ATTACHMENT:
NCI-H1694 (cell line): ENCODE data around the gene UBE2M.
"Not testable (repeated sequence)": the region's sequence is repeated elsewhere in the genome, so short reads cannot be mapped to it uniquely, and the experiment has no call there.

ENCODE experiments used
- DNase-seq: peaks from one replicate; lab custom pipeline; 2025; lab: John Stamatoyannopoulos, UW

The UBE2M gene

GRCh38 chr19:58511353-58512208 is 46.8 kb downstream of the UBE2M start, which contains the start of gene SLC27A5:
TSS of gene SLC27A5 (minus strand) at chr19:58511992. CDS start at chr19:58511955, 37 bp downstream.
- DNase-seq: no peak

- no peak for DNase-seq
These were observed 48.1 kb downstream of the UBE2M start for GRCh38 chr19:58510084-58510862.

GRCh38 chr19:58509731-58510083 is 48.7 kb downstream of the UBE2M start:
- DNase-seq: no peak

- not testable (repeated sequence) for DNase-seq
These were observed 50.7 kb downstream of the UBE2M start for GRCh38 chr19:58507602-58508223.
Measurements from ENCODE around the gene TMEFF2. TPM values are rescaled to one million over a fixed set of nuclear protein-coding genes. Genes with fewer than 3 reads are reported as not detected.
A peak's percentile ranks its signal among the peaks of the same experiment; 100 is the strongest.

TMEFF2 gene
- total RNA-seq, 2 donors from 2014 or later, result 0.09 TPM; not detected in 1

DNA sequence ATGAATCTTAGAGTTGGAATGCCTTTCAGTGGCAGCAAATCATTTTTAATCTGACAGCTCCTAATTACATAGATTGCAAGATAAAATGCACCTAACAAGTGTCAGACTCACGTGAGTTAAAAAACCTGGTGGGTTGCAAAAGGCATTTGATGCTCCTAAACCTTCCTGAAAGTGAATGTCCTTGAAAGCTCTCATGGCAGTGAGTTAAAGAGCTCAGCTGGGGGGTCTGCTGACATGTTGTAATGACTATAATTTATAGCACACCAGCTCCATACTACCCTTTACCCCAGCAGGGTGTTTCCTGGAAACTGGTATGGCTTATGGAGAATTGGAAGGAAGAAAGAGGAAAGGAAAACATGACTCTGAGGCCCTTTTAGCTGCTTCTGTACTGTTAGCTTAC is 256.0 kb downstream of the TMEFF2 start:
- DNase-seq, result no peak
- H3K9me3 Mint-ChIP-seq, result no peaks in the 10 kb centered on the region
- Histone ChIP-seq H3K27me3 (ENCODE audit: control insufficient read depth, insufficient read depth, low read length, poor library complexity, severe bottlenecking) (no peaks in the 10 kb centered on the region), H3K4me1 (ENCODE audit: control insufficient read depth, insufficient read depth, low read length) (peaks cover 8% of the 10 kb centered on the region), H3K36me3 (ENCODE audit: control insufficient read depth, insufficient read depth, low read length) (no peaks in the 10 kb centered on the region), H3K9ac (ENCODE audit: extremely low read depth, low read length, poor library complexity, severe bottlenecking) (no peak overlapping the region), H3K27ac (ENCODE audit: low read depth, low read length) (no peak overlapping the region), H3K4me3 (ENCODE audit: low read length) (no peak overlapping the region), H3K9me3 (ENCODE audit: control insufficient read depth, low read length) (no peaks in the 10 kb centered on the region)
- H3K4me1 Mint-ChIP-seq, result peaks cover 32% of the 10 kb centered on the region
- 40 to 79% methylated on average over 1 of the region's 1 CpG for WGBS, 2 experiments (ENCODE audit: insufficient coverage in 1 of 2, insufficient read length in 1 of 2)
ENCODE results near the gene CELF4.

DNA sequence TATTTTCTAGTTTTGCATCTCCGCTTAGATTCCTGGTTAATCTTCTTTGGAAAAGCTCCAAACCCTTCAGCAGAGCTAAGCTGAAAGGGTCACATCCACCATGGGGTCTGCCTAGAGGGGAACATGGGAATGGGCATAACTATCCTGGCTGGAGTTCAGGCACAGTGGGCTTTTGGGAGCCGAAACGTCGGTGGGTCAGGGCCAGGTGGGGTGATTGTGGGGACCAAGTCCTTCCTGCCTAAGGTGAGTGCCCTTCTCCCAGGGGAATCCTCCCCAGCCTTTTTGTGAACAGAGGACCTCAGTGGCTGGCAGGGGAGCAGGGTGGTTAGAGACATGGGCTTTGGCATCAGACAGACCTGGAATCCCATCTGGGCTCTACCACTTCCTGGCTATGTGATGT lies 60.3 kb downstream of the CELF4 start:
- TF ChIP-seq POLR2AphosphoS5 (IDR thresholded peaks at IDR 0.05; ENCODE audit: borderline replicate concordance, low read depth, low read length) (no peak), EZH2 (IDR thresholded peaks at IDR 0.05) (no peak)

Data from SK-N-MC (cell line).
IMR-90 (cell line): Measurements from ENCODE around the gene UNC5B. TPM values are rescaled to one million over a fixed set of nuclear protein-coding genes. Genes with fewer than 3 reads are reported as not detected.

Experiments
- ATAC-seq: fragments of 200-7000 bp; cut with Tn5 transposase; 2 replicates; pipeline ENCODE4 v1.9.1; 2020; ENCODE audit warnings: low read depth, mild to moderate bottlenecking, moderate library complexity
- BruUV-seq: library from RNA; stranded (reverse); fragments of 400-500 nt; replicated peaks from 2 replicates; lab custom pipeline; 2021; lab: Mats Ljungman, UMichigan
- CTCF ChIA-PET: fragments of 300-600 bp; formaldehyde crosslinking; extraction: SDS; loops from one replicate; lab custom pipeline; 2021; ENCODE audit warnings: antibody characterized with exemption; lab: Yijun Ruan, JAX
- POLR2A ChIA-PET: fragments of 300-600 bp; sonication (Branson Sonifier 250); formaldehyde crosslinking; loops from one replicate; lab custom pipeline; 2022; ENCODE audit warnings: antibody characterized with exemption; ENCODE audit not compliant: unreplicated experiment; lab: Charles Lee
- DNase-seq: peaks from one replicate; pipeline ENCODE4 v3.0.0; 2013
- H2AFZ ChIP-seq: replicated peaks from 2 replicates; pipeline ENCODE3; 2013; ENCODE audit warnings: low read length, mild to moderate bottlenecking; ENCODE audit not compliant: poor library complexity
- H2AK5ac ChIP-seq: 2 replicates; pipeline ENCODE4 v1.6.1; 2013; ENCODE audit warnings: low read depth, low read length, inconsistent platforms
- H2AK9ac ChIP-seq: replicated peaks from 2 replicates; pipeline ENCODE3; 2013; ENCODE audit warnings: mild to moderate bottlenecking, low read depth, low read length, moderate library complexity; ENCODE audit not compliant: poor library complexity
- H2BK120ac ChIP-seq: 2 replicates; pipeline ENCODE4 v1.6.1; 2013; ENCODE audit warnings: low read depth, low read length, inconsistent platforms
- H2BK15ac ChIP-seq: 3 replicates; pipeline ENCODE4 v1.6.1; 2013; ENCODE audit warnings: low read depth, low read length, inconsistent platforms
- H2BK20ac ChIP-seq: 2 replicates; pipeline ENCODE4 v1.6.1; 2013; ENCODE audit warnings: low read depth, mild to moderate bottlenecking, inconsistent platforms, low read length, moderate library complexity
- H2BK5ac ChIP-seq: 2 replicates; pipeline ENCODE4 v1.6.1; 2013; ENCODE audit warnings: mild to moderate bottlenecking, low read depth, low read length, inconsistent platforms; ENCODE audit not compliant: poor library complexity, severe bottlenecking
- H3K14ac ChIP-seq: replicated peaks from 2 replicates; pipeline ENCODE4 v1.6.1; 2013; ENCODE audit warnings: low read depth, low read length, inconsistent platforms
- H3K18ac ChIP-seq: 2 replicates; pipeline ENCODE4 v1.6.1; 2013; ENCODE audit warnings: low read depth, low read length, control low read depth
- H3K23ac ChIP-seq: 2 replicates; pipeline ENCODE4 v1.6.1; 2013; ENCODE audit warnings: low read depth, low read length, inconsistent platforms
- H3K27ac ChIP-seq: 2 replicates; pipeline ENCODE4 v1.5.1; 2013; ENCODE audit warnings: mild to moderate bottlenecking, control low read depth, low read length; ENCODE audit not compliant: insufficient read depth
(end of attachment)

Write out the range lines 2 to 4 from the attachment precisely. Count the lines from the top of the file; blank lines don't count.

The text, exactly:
"Not testable (repeated sequence)": the region's sequence is repeated elsewhere in the genome, so short reads cannot be mapped to it uniquely, and the experiment has no call there.

ENCODE experiments used
- DNase-seq: peaks from one replicate; lab custom pipeline; 2025; lab: John Stamatoyannopoulos, UW